A woman who was shot in Times Square during a Mother’s Day trip to New York City with her family said that she prayed that her wound would not be fatal. “I was literally screaming on the floor, ‘I don’t want to die, I don’t want to die, I have a 2-year-old,’” Wendy Magrinat, a 23-year-old Rhode Island resident, told the Daily News. Magrinat was one of three bystanders hit by bullets shortly before 5 p.m. Saturday near West 44th Street and Seventh Avenue.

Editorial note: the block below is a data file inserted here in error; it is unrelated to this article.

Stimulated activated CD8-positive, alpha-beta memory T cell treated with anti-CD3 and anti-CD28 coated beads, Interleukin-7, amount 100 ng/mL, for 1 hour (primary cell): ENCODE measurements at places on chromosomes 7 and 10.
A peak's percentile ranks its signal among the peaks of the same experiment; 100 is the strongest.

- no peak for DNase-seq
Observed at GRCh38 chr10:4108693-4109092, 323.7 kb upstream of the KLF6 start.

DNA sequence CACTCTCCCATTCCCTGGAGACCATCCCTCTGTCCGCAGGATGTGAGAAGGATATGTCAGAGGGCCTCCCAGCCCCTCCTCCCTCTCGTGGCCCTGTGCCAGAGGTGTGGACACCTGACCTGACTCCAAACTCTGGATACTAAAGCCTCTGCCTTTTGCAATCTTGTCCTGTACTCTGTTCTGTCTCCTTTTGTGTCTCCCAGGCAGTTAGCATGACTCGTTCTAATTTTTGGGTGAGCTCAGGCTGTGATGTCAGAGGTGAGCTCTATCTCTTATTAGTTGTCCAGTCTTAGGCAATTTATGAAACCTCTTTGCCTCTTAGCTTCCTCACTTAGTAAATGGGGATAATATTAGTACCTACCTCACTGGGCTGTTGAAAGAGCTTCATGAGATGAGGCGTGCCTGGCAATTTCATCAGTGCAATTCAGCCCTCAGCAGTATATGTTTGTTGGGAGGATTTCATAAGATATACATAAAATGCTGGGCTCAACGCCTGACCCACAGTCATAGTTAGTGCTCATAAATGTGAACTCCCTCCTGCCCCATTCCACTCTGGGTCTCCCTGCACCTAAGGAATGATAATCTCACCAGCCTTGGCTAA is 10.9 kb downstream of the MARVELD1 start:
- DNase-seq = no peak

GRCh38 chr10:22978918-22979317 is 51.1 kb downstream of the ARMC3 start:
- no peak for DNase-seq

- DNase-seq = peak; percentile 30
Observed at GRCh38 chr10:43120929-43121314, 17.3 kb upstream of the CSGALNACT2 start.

BUFFALO, N.Y. — The Sabres were so confident they had moved forward corner from their miserable past, the team’s marketing department included owner Terry Pegula’s hopeful comments in a televised feature on how Buffalo landed Taylor Hall in free agency in October. “We sign this guy,” Pegula was overheard saying during a closed-door meeting with general manager Kevyn Adams, “we’re not only trying to make the playoffs, we’re trying to win the Cup.” Instead, the Sabres tied the NHL record by missing the playoffs for the 10th straight season. With a 1-0 loss at Pittsburgh on Saturday, Buffalo (15-34-7) finished last in the overall standings for the fourth time in seven years. Hall barely lasted until April, before being traded to Boston as part of Buffalo's purge of high-priced, expiring contracts. The revolving door continued at coach, with Ralph Krueger fired in mid-March and the team in the midst of what became an 18-game winless skid, which matched the NHL's 14th longest. In addition to a two-week COVID-19-related pause to its schedule in February, the Sabres were beset by injuries, which included captain Jack Eichel missing the final two months with a herniated disk. Buffalo started a league-high six goalies. Management again over-estimated how close the franchise was to becoming a contender, attempting quick fixes with headline-grabbing signings. It leaves Adams entering his second off-season having to determine a new direction for a franchise suddenly trending toward youth, and whether interim coach Don Granato did enough over the final half of the season to deserve taking over the job full-time. In calling Granato a definite contender, Adams vowed to make a wide-ranging search to hire what will become the franchise’s sixth coach since Lindy Ruff was fired in February 2013. The question is how much money the cost-conscious Sabres are willing to invest? No coach has lasted beyond a second season since Ruff’s departure. It’s difficult to overlook the impact the 53-year-old Granato made in developing youngsters, while also getting more production out of an injury-depleted lineup than Krueger did in opening the season with nearly a full compliment of players. The Sabres went 6-18-4 and were outscored 95-58 in 28 games under Krueger. In 28 games under Granato, the Sabres went 9-16-3 and were outscored 101-76. Buffalo also rallied to win three times when trailing after two periods under Granato after going 0-16-1 under Krueger. Granato’s biggest influence was evident by the jumps in production from many of the young and developing prospects, who struggled under Krueger. Centres Casey Mittelstadt and Tage Thompson enjoyed double-digit boosts in point production under Granato. “I think a lot of guys, including myself, owe Donnie quite a bit,” Mittelstadt said, Saturday. “He challenged me when he took over and pushed me to become a better player.” Defenceman Rasmus Dahlin acknowledged regaining his confidence in being free to play more of a two-way role under the new coach. And even veteran Sam Reinhart proved he could capably fill a top-line centre role — something he struggled with in his first six-plus NHL seasons — in leading the team with a career-best matching 25 goals and 40 points. Granato would like nothing more but continue what he’s started as a first-time NHL coach. “When you improve enough, there’s a tipping point where everything becomes consistent. Having invested time in that, of course you want to stay,” Granato said. “But we all know the business. And we don't know the answer to that yet. And we’ll take it as it comes.” FREE AGENCY The Sabres can retain Reinhart’s rights for one more season but expect the player to seek a longer-term deal after being limited to signing one- and two-year extensions the past three years. Buffalo took the calculated risk to keep goalie Linus Ullmark at the trade deadline, with the intention to re-sign him before his contact expires this summer. Defenceman Jake McCabe is a pending free agent, who has been out since blowing out his right knee in February. SALARY CAP Buffalo is projected to have more than $30 million of salary-cap space available, but a large chunk will be devoted to re-signing Reinhart, Mittelstadt and Dahlin, who has completed his three-year rookie deal. EXPANSION DRAFT Buffalo has a chance to free up a high-priced contract should it convince forwards Jeff Skinner and/or Kyle Okposo to drop their no-trade clauses in order to be exposed to the Seattle Kraken in the expansion draft in July. ___ More AP NHL: https://apnews.com/hub/NHL and https://twitter.com/AP_Sports John Wawrow, The Associated Press